Oliver + S

what fabrics do you use for a lining?

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    ditherdither @ditherdither

    So I know this a a newbie question, but I’ve never done a lining before, other than a lining for a bodice where I’ve just used the same type of fabric (like quilting cotton). For a dress like the School Photo dress, what do you use for the lining? Does it depend on the main fabric? In general, what fabrics are typically used for linings?

    Sarvi @Sarvi

    I’m just going to post a quick reply in case the more experienced ladies are busy, but hopefully they’ll chime in when they get a moment. For what I’ve made, a lining does a few different things:

    provides a clean finish inside

    provides opacity for a sheer outer fabric

    provides ‘slipperiness’ to make something easier to get on, or to make sure overlapping layers don’t ‘stick’ (like with a wrap skirt)

    I have had pretty good luck using a thin cotton like lawn, or a kind of slippery one like voile. I have also used lightweight silk in one of the more papery variations. I have received some gorgeous gifts that were lined with a more fluid fabric but I personally am still inexperienced with those and have a bit of trouble getting them to stay put.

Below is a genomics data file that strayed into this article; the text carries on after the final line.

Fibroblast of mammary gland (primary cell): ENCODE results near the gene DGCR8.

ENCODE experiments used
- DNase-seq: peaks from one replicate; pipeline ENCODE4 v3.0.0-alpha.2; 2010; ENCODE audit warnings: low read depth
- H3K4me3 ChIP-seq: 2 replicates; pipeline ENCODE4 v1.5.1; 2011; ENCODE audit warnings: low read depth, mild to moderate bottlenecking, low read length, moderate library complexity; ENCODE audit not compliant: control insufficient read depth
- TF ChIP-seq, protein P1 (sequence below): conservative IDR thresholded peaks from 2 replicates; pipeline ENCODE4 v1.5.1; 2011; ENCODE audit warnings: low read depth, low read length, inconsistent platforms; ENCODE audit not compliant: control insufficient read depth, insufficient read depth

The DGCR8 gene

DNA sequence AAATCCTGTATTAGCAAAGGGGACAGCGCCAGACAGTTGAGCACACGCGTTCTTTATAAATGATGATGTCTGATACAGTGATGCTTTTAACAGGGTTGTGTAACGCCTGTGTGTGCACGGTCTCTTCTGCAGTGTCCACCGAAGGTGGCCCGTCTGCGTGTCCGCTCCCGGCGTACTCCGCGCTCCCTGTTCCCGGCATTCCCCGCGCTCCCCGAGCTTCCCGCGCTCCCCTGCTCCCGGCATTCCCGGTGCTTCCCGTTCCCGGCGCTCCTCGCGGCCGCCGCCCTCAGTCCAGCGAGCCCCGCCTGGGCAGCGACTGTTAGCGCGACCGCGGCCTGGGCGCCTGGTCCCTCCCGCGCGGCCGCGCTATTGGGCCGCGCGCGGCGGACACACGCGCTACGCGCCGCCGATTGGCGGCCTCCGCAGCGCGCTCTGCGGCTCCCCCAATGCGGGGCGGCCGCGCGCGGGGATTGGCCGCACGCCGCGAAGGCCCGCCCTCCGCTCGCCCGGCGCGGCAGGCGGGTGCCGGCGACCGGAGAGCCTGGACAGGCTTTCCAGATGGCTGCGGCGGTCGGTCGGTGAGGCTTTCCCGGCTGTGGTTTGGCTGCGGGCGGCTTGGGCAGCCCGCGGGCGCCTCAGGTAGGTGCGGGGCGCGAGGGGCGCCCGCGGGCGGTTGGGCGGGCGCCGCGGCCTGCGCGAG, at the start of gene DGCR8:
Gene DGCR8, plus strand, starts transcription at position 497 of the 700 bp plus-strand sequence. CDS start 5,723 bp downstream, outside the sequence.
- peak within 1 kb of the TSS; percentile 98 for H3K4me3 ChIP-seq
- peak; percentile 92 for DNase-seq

Tamara @justsewit

    When I made the School Photo dress in corduroy I used a quilting cotton to line it and for the denim one again I used cotton.

    I wouldn’t use a heavy wool fabric to line a heavy wool dress as it would be so chunky and would probably alter the size somewhat!

    I like to use natural fibres with natural fibres as much as I can and mixing them is ok. Silk, cotton, voile, lawn are the main fabrics I use to line a dress. I have used something called “Bemsilk” which has polyester in it but provides a slipperiness to slide the garment on – that is particularly good for jackets.

    You can use the same cotton to line your garment – done that heaps of times. I have even lined things with corduroy (romper and dress bodices when smocking baby and toddler outfits) but I wouldn’t use it for lining the School Photo dress. This is particularly nice with a lining that is lighter in weight than the outer fabric.

    I hope I’ve answered your quetion. It is a lovely dress pattern so have fun putting it together.


    Jennifer1568 @Jennifer1568